Medieval Studies Women's Life Cycles
Kim M. Phillips
  • LAST REVIEWED: 26 August 2013
  • LAST MODIFIED: 26 August 2013
  • DOI: 10.1093/obo/9780195396584-0124


The concept of “life cycle” presupposes stages of progression, transition, and decline. Medieval cultures inherited from antiquity a model of life as an arc from birth through maturity to decline and death and conveyed the imagery in the many versions of the “ages of man” schema. Yet, as recent scholarship has contended, it is not clear that the “ages” model easily transfers to women’s lives. For the latter, other paradigms had greater cultural purchase. The Christian ideal of degrees of chastity, which envisaged the reward merited by the individual at the time of death, spoke of the descending orders of virgin, widow, and spouse. This hierarchy of feminine virtue would have great impact upon the formation of Christian feminine identities, especially within the professed religious life. The ostensibly similar model of maid, wife, and widow is more adaptable to a theory of life cycles, as it charts a sequence of stages an individual woman might expect to pass through en route to death. Yet it maps awkwardly onto both the “ages of man” model and modern demographic frameworks that identify stages of infancy, childhood, adolescence, young adulthood, middle age, and old age and attaches age brackets to each, while women who never married are invisible in the “maid-wife-widow” model. Moreover, for as many as thirty to fifty percent of the population, life lasted no more than five years. Although it is an elementary mistake to infer from an estimated median age at death of around thirty-five that few people lived to see their late thirties, or that “old age” was hardly known, death could be expected to strike at any age. Perhaps this recognition contributed to the formation of perspectives on female lives that were less preoccupied with age brackets and more with sexual, familial, and marital status—categories which also underscored women’s relationships with men and reinforced cultural models of femininity. Scholars of women’s life cycles grapple with such problems to varying degrees. Some simply adopt the “ages” scheme, others work with modern demographic categories, and some tackle the problem of classification directly. Yet few works on medieval laywomen’s history (religious women are set aside here) are irrelevant to the topic, as all to some extent explore the lives of wives and widows, and many look also at female children, and possibly maidens, older women, and singlewomen. This article deals mostly with Christian women of the Latin West.

Reference Works

Since the beginning of the 21st century, some high-quality encyclopedias devoted to medieval women’s and gender studies have appeared. These draw on the intensive research into all areas of medieval women’s lives that has been undertaken in since the 1980s and on the personal expertise of the wide range of scholars chosen as authors for the encyclopedic entries. Wilson and Margolis 2004 and Schaus 2006 are equally indispensable for providing points of entry into all topics relating to medieval women’s life cycle, with a mix of short and longer entries on biographical, geographical, and thematic subjects, each written by a scholar chosen for his or her expertise in the subject and with introductory lists of items for further reading.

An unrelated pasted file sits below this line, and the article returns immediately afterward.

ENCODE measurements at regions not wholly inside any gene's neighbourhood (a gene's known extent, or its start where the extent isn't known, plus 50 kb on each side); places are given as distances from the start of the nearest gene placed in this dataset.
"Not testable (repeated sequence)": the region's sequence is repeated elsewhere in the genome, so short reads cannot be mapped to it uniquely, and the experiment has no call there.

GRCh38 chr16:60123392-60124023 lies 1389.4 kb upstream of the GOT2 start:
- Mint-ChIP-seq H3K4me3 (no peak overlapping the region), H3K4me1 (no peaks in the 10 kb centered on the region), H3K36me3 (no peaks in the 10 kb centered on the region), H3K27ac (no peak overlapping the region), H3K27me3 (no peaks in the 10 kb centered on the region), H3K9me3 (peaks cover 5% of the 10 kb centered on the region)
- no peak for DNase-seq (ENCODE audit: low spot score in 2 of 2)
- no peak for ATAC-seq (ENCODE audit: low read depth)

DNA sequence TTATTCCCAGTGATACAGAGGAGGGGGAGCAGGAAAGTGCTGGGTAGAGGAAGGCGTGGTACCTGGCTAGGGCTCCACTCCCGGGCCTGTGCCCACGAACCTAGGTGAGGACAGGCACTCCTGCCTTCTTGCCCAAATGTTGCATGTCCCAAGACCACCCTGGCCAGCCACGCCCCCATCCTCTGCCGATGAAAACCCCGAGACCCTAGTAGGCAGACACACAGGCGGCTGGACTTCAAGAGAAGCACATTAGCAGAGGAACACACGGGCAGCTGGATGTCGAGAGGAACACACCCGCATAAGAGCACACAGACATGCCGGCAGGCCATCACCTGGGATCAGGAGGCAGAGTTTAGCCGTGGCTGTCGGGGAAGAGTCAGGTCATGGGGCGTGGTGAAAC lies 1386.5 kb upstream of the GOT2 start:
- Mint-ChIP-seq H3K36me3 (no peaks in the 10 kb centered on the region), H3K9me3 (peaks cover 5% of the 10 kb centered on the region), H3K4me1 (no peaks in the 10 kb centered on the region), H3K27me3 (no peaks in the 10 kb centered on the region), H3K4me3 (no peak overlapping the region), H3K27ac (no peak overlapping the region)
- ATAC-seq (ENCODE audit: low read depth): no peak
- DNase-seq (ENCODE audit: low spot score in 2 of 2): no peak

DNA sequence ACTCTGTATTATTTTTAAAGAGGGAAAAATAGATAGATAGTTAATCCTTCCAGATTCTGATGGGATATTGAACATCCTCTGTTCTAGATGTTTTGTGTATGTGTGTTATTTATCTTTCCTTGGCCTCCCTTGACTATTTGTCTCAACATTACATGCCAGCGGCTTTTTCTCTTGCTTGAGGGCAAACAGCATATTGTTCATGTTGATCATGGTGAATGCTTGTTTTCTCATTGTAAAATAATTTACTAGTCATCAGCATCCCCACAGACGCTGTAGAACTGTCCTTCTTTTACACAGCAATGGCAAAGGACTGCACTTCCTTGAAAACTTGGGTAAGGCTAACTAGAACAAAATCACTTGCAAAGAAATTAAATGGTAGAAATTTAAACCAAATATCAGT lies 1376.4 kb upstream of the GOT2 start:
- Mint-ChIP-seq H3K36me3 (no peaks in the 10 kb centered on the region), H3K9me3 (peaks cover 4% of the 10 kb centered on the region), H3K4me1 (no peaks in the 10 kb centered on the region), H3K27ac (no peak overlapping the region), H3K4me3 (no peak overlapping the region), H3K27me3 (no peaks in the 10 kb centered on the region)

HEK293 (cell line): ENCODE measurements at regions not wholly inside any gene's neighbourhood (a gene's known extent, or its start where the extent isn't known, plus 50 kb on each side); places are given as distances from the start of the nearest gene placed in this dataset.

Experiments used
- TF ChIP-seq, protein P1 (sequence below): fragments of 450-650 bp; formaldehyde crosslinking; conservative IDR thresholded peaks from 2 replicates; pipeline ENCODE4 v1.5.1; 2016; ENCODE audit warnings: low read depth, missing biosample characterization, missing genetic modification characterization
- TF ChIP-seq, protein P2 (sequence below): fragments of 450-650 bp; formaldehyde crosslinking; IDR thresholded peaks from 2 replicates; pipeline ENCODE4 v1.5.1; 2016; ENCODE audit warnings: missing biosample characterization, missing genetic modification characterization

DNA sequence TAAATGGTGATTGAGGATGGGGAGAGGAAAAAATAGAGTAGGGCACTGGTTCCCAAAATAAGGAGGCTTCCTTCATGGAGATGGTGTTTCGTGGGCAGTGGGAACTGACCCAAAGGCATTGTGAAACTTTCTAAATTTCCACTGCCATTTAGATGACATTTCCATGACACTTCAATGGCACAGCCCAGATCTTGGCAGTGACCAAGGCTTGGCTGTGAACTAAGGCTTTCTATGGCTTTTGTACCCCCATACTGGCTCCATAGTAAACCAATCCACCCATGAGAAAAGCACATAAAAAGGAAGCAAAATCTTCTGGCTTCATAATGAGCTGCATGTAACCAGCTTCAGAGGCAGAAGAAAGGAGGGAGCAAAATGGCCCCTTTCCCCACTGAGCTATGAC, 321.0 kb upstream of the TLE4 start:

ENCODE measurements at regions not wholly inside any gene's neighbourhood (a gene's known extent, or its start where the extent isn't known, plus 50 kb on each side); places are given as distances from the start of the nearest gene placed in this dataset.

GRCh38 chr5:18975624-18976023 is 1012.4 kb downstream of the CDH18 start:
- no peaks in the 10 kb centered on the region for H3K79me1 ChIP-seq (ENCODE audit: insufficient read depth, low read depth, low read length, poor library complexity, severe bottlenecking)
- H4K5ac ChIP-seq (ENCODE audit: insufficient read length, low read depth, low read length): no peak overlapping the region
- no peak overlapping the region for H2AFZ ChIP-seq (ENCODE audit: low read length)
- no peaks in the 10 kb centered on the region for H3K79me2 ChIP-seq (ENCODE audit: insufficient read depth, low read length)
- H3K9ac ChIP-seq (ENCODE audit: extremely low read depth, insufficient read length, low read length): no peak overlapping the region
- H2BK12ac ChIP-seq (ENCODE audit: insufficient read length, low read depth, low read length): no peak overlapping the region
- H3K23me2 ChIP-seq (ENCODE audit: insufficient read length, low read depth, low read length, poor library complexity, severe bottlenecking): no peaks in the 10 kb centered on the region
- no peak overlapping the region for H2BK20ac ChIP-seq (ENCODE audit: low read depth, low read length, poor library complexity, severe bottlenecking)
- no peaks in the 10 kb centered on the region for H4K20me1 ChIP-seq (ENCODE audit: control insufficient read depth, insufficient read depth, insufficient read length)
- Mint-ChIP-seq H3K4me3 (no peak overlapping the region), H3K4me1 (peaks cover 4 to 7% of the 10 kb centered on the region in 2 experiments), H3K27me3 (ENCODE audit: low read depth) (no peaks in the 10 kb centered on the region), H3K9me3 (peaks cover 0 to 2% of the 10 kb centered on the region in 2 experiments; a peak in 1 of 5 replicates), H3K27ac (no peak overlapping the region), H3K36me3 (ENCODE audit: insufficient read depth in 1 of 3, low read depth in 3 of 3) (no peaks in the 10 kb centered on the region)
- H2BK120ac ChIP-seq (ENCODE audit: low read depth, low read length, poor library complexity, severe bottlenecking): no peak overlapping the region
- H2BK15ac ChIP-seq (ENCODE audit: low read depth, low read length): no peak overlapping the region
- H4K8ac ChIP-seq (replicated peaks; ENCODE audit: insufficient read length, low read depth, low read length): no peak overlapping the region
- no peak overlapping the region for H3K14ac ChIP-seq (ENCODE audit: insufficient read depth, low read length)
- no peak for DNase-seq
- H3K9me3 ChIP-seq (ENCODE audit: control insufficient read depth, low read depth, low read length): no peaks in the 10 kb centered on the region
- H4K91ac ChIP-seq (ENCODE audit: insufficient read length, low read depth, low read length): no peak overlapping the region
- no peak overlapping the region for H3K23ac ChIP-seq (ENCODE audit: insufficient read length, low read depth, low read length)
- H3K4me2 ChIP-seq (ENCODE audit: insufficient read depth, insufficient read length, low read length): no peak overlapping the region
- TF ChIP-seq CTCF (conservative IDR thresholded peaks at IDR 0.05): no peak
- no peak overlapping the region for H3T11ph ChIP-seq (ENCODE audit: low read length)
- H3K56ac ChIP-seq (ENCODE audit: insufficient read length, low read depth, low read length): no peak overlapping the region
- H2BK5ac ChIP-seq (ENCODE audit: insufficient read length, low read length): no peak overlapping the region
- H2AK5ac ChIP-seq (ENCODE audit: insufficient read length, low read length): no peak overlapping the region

• Schaus, Margaret, ed. Women and Gender in Medieval Europe: An Encyclopedia. New York: Routledge, 2006.

    Comprehensive and authoritative reference work containing short thematic, biographical, and geographical entries on medieval women, femininity, and masculinity. Includes procreation and ideas on conception; girls and boys; adolescence; Christian marriage; widows; old age; death; and a wealth of other entries relevant to women’s life cycle with short guides to further reading.

  • Wilson, Katharina M., and Nadia Margolis, eds. Women in the Middle Ages: An Encyclopedia. Westport, CT: Greenwood, 2004.

    Also highly authoritative, this encyclopedia includes several thematic entries among its otherwise mainly biographical coverage, with excellent summaries on childhood, marriage, and widows, among other relevant themes, with useful guides to primary and secondary sources. A feature of the volume is inclusion of information on societies contemporary to the Latin West, including China, India, Japan, Byzantium, and the Middle East.

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